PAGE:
496: In vitro Macromolecular Test Method for Identifying Chemicals Inducing Serious Eye Damage and Chemicals Not Requiring Classification for Eye Irritation or Serious Eye Damage

Skin sensitisation

442C: In Chemico Skin Sensitisation : Assays addressing the Adverse Outcome Pathway key event on covalent binding to proteins

442D: In Vitro Skin Sensitisation : ARE-Nrf2 Luciferase Test Method

442E: In Vitro Skin Sensitisation : In Vitro Skin Sensitisation assays addressing the Key Event on activation of dendritic cells on the Adverse Outcome Pathway for Skin Sensitisation

Photo-induced toxicity

432: In Vitro 3T3 NRU Phototoxicity Test


471: Bacterial Reverse Mutation Test

473: In Vitro Mammalian Chromosomal Aberration Test

476: In vitro Mammalian Cell Gene Mutation Test

487: In Vitro Mammalian Cell Micronucleus Test

490: In Vitro Mammalian Cell Gene Mutation Tests Using the Thymidine Kinase Gene

ADME/ toxicokinetics

428: Skin Absorption: In Vitro Method

In Silico

In silico testing uses computer-based methods to model the safety of compounds based on their physico-chemical properties and predicted chemical reactivity.

Quantitative structure–activity relationship modelling, or (Q)SAR, is gaining regulatory acceptance, although the use of this approach does require some expert knowledge. Among others, examples of free-access in silico systems are the OECD (Q)SAR ToolBox, the US EPA TEST tool and the Toxtree application.

Grouping and read-across

Grouping/read-across methods involve comparing the physico-chemical and structural characteristics of a new substances to those of similar existing substances for which safety/toxicity data are already available. In this way, the expected properties of the new substance can be predicted. Read-across approaches require expert knowledge and are typically carried out in addition to (Q)SAR, to increase the overall confidence in the predicted properties [11].

Human volunteers

Human tissue samples can be donated after surgery or death for ex vivo testing of cosmetic ingredients/products. In addition, so-called micro-dosing of volunteers can be used to examine the effects of small amounts of substances on metabolic and physiological processes, as a way to predict their potential toxicity. Micro-dosing was considered by an ECVAM Expert Group as a potential replacement for most of the toxicokinetic and ADME data normally obtained from animal tests for chemicals used in cosmetics [12].

How can bibra help manufacturers developing a new cosmetic product?

Bibra scientists are skilled in planning and interpreting the results of in vitro studies and have a well-grounded appreciation of the current (Q)SAR models favoured by the regulators. We can help you to understand in vitro and (Q)SAR data in the context of literature identified in searches of databases, such as PubMed and bibra’s own TRACE database. A degree of scepticism is often of value in this area where over-excited claims of NAMs advocates are a understandable feature. Our team also has extensive experience of drafting read-across justification reports and advising on potential in silico or in vitro testing that could be used to support a read-across strategy.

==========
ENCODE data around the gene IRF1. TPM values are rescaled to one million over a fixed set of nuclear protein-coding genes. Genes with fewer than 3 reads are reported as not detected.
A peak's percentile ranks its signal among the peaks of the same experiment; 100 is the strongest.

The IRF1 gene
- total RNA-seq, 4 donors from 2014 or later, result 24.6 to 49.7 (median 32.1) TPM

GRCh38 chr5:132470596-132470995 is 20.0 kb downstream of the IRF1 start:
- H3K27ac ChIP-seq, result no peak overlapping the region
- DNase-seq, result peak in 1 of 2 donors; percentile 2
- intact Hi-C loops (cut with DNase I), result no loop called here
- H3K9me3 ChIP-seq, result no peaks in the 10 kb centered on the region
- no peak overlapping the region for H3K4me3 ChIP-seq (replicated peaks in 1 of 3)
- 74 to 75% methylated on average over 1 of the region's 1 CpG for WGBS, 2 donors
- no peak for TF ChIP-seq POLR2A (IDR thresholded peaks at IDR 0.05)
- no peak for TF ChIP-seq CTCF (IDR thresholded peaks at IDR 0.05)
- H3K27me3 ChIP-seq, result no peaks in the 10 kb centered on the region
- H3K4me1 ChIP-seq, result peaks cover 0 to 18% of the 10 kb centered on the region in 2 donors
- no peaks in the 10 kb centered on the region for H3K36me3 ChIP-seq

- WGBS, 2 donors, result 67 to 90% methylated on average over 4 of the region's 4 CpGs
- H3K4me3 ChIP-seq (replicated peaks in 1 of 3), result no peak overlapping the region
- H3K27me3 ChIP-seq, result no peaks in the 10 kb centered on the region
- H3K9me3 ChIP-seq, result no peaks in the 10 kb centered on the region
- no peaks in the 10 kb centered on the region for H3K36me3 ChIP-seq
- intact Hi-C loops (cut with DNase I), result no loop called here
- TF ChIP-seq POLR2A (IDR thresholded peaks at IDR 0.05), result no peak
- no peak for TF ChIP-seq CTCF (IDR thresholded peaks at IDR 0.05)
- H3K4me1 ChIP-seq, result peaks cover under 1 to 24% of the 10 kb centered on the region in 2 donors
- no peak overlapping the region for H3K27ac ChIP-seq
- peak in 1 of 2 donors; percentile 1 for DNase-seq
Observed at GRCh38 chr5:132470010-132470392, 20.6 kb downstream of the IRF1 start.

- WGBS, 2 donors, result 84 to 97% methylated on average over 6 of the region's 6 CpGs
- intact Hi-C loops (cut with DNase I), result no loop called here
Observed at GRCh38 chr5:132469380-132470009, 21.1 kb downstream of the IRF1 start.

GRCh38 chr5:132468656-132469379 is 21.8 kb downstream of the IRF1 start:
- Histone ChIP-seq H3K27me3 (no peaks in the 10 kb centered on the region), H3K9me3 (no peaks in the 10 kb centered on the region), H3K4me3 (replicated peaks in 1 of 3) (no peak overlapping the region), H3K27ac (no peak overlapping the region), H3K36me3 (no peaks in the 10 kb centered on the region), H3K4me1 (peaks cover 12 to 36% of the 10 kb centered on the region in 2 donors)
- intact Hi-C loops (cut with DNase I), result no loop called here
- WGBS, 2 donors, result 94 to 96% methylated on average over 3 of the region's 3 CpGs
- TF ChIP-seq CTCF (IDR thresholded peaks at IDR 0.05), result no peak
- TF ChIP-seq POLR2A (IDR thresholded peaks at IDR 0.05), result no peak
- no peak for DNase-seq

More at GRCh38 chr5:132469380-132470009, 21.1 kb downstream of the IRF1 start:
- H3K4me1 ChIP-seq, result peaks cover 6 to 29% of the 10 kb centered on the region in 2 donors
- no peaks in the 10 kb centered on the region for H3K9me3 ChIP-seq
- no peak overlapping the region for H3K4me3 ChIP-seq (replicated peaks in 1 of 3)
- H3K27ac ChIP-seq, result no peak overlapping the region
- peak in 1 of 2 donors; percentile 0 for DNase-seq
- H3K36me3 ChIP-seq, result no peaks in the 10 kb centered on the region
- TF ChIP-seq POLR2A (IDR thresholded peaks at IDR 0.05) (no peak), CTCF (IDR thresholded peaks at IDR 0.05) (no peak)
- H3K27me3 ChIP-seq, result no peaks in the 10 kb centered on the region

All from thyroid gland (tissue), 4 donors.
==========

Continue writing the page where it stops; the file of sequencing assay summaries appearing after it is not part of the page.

Animal-based approaches to establish the safety of cosmetics for consumers are banned in the EU and UK, and are increasingly discouraged in several other countries. Alternative non-animal-based testing methods are available, several of which have been validated and/or approved by Expert Groups. The bibra team can help you to assess the existing toxicity and safety data for your cosmetic product or ingredient, and can suggest where additional in silico, in vitro or read-across approaches could be used.


[1] European Commission. Ban on animal testing. Accessed July 2023.

[2] EU Regulation (EC) No 1223/2009.

[3] Human Society. Cosmetics animal testing FAQs. Accessed July 2023.

[4] EURL ECVAM. EU Reference Laboratory for alternatives to animal testing. Frequently Asked Questions – General. Accessed July 2023.

[5] RSPCA. We welcome change in China's cosmetics testing regulations. May 2021.

[6] ECHA. European Chemicals Agency. Cosmetics Regulation and REACH – questions and answers on animal testing. Accessed July 2023.

[7] and

[8] SCCS (2023). Scientific Committee on Consumer Safety. Notes of guidance for the testing of cosmetic ingredients and their safety evaluation. 12th revision. 15 May 2023.

[9] OECD Test Guideline 435. In Vitro Membrane Barrier Test Method for Skin Corrosion.

[10] Pistollato F, Madia F, Corvi R, Munn S, Grignard E, Paini A, Worth A, Bal-Price A, Prieto P, Casati S, Berggren E, Bopp SK, Zuang V (2021). Current EU regulatory requirements for the assessment of chemicals and cosmetic products: challenges and opportunities for introducing new approach methodologies. Arch Toxicol. 95(6):1867-1897. doi: 10.1007/s00204-021-03034-y.

[11] EURL ECVAM. EU Reference Laboratory for alternatives to animal testing. Computational Methods. Accessed July 2023.

[12] Langley G, Farnaud S (2010). Opinion: Microdosing: safer clinical trials and fewer animal tests. Bioanalysis. 2(3):393-5. doi: 10.4155/bio.09.168.